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I have a brake question car is 1969 vette L-46


#1

I am starting to diagnose symptoms at the brake pedal. When i start the car in drive way and i hit the pedal it is very soft and goes pretty much to the floor but can barely stop the car. once i do a 2nd and 3rd pump the brake pedal gets firm and stops car like i think it should. Any guesses on where to look first ?
Rubber hose from caliper ?
Caliper cylinder ?
air in lines ?

another issue that may or may not be related is car pulls to the left when i hit the brakes…Fun is huh !?
TIA if anybody comments.
-ALF


#2

@grapeape73 It could be anything from a leak in the hydraulic system to a bad master cylinder. I’d stat with checking the connections at the master cylinder and all four wheels for signs of leakage, and then bleed the brakes to eliminate the possibility of air in the lines.


#3

Mike is on a good path. Obvious leaks is where to start on any brake system. I would then move to pulling the drums to check the wheel cylinders and adjust the brakes. Likely the pulling to one side under braking could be tracked to the wear/lack of adjustment.

Based on your description, I would venture to guess its the master cylinder seals are allowing fluid past and thus not supplying adequate pressure to the rest of the system. Start with the simple and easy (read: less expensive) inspections and fixes first, rather than diving straight to the big ticket items like replacing a master cylinder.


#4

Thanks, I’ll have to break out the FSM and do some reading, was just hoping someone else had exact same symptoms. BTW it’s a C3 vette so Disc on all 4 no drums, and no fluids are making it to ground, will check chassis.
-ALF
P.S. 2 other vehicles need my attention so won’t post updates for a while.


#5

@grapeape73 - My error on the drum/disk statement then. Sticky calipers can cause the pull. With disks at all four corners and no fluid leaks, I would lean towards replacing the master cylinder and any rubber lines.

Best of luck and let us know what you find!


#6

Another item to check on is whether or not any of your rotors are warped. If that is the case, you should feel pulsating action through the pedal or steering wheel. If if this is the case, the pumping action on the brake pads/pistons tends to introduce air into the lines over time and make the brake squishy. As a hack for the problem, some will remove the internal springs from the pistons so the brakes don’t ride on/close to the caliper (the springs are there to apply slight pressure as a way to keep the caliper clear of water/moisture so stopping is more immediate when driving on wet surfaces).

PS - previously owned a '69 Monaco Orange Coupe / L46/4spd. Loved that car!


#7

Typically when the brakes respond to “pumping up” it means either air in hydraulic system or an adjustment issue.
Quick checks to try include taking 4 pairs of vice grips and clamping off all 4 flex hoses as close to the frame end of the hose as possible. Try checking the brake pedal again. If it is now a hard pedal, take one pair of vice grips off at a time and check pedal again. Put vice grips back on and go to next caliper and repeat. You should be able to locate where the issue is. To check the flex hoses for “ballooning” move all 4 vice grips to caliper end of hoses, then go through the removing vice grips and testing procedure.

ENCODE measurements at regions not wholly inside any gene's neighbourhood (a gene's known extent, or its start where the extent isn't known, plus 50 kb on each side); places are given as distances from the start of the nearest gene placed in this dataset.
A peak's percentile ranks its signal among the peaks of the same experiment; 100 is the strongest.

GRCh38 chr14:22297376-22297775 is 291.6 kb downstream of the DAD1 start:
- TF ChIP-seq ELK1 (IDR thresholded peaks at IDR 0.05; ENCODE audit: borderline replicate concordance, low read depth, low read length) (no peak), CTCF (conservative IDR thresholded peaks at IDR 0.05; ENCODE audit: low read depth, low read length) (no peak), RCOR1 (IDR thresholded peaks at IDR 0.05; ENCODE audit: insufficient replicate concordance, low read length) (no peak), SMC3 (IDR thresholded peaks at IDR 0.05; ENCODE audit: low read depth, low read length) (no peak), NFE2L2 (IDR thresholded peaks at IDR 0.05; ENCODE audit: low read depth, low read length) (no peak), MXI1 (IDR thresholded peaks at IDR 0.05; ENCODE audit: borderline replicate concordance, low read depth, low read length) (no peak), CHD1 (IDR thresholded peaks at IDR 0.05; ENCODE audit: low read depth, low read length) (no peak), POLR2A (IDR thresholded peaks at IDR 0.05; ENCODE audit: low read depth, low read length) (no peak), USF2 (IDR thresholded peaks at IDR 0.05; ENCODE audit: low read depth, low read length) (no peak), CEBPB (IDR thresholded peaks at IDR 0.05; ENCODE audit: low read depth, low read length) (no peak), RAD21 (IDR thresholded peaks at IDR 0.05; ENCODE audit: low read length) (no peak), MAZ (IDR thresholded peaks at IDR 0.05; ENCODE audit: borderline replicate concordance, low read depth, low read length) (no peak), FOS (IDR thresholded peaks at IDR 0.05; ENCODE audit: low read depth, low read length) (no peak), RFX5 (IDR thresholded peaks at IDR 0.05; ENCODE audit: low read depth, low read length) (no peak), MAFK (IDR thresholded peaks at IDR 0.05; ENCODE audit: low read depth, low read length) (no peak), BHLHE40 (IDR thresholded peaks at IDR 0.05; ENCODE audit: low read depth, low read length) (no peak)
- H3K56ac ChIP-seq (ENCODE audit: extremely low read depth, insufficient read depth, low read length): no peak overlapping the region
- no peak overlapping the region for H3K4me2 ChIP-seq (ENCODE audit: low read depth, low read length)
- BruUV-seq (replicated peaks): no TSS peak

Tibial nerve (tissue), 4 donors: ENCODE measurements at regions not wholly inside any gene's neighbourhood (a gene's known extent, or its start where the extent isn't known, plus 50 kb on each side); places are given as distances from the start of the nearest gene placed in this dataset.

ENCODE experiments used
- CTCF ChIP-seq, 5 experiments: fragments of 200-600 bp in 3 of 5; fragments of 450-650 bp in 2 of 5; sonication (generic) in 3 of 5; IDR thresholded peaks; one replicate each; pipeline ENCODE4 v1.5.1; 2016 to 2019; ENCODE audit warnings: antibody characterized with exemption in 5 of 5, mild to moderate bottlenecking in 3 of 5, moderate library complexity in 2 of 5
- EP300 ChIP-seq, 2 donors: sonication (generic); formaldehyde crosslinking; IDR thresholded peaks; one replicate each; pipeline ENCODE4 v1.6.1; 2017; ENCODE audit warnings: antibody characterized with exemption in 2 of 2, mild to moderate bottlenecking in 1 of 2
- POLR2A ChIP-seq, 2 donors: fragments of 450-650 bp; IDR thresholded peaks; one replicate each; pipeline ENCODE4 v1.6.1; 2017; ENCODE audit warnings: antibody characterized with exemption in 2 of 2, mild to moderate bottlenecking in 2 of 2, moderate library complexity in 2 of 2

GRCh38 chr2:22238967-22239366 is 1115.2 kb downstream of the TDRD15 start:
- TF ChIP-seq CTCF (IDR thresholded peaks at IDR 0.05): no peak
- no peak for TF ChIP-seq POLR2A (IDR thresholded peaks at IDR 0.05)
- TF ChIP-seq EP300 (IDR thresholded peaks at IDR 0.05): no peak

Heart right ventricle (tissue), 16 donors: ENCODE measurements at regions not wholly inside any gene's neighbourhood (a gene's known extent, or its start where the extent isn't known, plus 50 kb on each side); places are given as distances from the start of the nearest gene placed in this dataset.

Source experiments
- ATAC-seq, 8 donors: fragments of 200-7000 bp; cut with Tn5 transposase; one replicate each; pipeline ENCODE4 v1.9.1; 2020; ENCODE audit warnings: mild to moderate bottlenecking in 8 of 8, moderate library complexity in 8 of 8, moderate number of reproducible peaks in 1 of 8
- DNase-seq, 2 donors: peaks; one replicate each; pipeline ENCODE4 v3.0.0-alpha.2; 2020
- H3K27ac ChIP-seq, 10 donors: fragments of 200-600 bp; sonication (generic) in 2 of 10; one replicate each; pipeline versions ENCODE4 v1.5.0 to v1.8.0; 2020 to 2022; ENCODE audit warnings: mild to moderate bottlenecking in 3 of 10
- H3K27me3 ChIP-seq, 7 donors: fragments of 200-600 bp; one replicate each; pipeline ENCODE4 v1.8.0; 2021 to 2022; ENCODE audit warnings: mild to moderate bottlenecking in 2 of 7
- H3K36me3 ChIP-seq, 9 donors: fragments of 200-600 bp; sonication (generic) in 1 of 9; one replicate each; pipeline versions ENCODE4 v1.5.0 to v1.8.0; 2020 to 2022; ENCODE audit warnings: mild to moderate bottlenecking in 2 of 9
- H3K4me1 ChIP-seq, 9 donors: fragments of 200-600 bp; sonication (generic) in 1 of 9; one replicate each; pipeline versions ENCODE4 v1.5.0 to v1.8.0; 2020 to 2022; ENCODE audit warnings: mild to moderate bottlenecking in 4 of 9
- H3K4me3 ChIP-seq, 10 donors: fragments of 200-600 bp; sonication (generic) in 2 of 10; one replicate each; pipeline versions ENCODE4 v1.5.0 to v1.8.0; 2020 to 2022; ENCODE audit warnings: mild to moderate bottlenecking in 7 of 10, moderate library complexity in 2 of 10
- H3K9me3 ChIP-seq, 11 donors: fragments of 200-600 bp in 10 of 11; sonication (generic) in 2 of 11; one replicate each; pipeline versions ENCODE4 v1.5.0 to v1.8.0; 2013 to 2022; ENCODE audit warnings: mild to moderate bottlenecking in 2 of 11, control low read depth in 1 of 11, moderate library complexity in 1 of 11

If the brake pedal is still soft with vice grips applied you very likely have air in system. Bleed brakes at the master cylinder first. If the master cylinder is mounted to brake booster at an angle remove master from car and bench bleed the master cylinder in a bench vice using two lines you either buy or make up yourself that simply loop from the master back into the resevoir. Using a push rod pump the master cylinder slowly and watch the ends of the two lines in the resevoir for bubbles. Keep pumping until bubbles stop. After bubbles stop, leave the lines connected and carefully re-install master cylinder. After master is mounted remove test lines and reinstall original lines to master. Leave lines slightly loose and have someone simply apply brakes. DO NOT PUMP THE PEDAL. Tighten both lines before releasing pedal. Release pedal and wait 10 seconds. Loosen both lines again and have brake pedal pushed down again. Tighten lines before pedal hits floor. After you stop seeing bubbles coming out the connection at the lines stop bleeding. Make sure that the resevoir never runs out of brake fluid.

A bad master cylinder will generally show itself by having the brake pedal slowly going to floor under very light pedal application. This generally happens at stop lights when you are pushing brakes hard enough to hold the car from creeping forward when stopped. A hard application of the brakes will usually give a hard pedal. The reason for this is due to the shape of the seals inside the master. They are cup shaped seals and the hydraulic pressure on a hard application of brakes uses the hydraulic pressure to drive the seals tightly to the bore increasing the quality of the hydraulic seal. Any fluid that leaks past those seals goes right back into the resevoir via the compensating port.


#8

If you are experiencing a soft pedal that pumps up and a distinct pull to the left under braking, I think you should start with the calipers and brake lines on the right side of the car. You’ve got a leak over there that’s allowing air into your braking system. I would expect that a faulty master cylinder would cause general braking problems but not cause the pulling. Warped rotors, while annoying, are probably not the cause of your problems either.

P.S. I previously owned a Le Mans Blue (black interior) '69 L36 (427/390hp), M21 4 speed, low mileage, numbers matching coupe. It was just OK. Nose heavy, sort of slow and really cramped inside.